are able to locate themselves fi rmly within its mission
Cooperative behavior is essential for e ective rules
logical starting point : Involving stakeholders
911-no one asked them how things were going, and of course overworked and poorly paid people were hardly going to volunteer information, especially when they were likely to get blamed for whatever was wrong.
catch single step when designing an effective rule: solicit the input of people most a ected by the rule, whether those people are employees, businesses, or citizens.
Folle is arguing that organizational rules will work be er if employees are involved in rule design.
2.close the design-implementation gap
mismatch of expertise.
potential for greater compliance from rule-followers
This greater degree of involvement increased their commitment, and hence, their compliance”
not every rule stakeholder will want to participate
Reconceptualizing Rule Effectiveness
Organizational purposes must be front and center
When to Write a Rule
organizations respond to problems by creating more rules
rules increase over time, but at some point their growth rate slows down
problem that we’ve dealt with collectively, and people are still coming into my o ce with problems, that’s when I have to write a policy.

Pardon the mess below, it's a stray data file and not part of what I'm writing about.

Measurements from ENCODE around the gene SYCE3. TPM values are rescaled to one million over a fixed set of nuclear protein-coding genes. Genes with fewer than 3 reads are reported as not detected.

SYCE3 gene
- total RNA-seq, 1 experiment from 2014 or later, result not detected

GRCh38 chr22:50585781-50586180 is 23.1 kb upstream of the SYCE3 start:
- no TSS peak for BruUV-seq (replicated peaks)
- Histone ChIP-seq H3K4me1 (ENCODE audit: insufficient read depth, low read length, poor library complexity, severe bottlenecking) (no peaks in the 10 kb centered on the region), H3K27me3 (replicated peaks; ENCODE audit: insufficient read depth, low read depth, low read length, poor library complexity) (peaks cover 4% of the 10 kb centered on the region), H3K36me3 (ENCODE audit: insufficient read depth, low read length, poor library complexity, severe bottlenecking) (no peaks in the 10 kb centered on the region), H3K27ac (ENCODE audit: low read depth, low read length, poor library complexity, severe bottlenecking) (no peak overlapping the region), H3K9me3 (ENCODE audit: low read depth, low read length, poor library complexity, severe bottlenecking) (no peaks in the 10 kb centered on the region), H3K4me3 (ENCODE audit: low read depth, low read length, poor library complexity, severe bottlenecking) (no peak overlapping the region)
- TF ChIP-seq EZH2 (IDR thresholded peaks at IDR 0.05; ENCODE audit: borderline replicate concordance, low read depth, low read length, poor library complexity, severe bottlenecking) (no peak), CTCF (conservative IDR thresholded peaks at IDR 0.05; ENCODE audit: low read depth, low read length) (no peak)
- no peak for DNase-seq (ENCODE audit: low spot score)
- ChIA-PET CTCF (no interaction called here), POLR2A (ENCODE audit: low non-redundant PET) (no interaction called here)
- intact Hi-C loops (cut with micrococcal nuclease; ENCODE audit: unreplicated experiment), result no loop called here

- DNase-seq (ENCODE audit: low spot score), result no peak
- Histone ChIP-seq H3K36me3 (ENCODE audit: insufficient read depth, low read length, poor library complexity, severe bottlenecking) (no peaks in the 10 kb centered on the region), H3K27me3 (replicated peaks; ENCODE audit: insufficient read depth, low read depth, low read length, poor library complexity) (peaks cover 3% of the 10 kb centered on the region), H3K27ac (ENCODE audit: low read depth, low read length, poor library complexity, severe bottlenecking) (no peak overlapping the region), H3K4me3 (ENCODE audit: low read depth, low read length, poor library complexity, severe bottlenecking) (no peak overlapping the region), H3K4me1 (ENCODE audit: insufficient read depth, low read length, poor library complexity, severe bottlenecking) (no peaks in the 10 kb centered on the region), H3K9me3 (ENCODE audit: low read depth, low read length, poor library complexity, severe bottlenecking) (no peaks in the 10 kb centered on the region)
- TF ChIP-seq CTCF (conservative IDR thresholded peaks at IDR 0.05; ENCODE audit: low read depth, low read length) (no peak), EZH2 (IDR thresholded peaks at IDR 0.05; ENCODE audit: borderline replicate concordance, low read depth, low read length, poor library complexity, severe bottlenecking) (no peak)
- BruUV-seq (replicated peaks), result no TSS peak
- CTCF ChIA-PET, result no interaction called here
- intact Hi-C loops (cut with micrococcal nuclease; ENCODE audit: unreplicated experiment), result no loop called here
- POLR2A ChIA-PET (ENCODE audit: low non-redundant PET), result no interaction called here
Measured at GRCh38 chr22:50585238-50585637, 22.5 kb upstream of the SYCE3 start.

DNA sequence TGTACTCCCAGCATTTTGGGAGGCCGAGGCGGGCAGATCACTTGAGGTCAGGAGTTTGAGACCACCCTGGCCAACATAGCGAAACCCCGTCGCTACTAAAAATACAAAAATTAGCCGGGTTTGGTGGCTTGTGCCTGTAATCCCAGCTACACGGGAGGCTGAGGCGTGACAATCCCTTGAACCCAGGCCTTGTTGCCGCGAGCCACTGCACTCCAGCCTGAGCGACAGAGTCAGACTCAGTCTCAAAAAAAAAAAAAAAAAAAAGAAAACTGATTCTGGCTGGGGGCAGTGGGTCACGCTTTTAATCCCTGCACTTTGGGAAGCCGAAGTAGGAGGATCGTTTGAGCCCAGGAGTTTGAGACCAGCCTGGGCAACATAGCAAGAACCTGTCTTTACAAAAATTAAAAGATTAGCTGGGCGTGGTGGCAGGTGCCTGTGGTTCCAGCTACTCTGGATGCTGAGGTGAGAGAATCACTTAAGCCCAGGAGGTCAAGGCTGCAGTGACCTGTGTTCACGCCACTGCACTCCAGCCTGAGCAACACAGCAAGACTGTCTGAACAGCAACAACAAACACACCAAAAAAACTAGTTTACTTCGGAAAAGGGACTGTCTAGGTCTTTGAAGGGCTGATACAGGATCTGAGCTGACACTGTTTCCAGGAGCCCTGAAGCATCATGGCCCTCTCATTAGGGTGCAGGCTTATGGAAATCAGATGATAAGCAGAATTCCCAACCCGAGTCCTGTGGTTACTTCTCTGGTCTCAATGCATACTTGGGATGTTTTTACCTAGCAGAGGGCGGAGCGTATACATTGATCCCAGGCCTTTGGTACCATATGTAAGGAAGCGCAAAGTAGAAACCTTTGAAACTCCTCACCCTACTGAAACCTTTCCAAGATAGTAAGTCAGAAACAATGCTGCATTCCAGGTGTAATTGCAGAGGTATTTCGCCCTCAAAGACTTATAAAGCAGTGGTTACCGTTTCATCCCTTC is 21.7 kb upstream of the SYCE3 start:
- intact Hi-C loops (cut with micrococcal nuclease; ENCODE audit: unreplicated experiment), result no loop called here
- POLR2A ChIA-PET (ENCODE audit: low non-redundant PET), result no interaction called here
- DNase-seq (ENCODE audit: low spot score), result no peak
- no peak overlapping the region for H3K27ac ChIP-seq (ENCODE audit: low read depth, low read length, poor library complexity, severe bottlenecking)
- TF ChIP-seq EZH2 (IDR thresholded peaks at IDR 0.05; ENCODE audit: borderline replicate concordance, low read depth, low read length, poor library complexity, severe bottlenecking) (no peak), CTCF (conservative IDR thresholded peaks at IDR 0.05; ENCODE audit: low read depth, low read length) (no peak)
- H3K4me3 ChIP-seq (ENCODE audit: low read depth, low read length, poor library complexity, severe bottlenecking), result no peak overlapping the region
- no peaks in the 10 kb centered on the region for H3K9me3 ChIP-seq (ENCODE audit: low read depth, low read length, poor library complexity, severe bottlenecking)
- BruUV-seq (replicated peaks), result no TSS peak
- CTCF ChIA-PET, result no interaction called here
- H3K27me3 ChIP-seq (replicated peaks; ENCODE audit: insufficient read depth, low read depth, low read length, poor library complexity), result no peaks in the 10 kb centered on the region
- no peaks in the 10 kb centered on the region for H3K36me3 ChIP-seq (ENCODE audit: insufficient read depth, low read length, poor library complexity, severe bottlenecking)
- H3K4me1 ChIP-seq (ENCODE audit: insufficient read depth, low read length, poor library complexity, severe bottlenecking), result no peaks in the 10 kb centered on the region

rule-writing also depends on the clarity of organizational goals and the availability of technical knowledge for problem-solving
unwri en rules are well-suited for unimportant problems and unclear solution sets
tapes: both from ualitative research, Both concepts use rule control, design logic, and compliance as explanatory variables.
Green tape: green tape : focused on attributes of rule design and implementation
“rules born bad
rules that go
bad and become irrelevant over time, due to fl awed implementation or shift ing
Red tape= defi ned by ineff ective writt en rules
Red tape theory
casts a wide theoretical net to predict bad rules.
Red tape theory incorporates some types of individual behavior but largely casts ine ective burdensome rules as a system problem rather than a people problem
red tape strongly correlates with centralization, or the need to secure verbal permission
Red tape : people problem gives hope.
In short, e ective rules in public organizations are vitally important== require focused managerial time and intention
Green tape theory is applied to the five-second rule, a legally doomed informal policy of Mis- souri police in the wake of the 2014 Michael Brown shooting.
Promises and Pitfalls of Green Tape
holds promise for strengthening the relevance of public management
scholarship to managers,
based on a range of hierarchical perspectives
provides a theory- based practical
guide for creating eff ective organizational rules.
rules emerge from prosocial motives
pertains to the micro nature of green tape and the specifi c conditions
based on a diversity of employee perspectives but is writt en for the public
create rules: consider:
if a a written rule is truly needed
Organizational purposes must be identi ed
a rule can be both at one time
green tape is mostly likely to arise from rules that are wri en, logical, consis- tently applied, optimally controlling, and understood.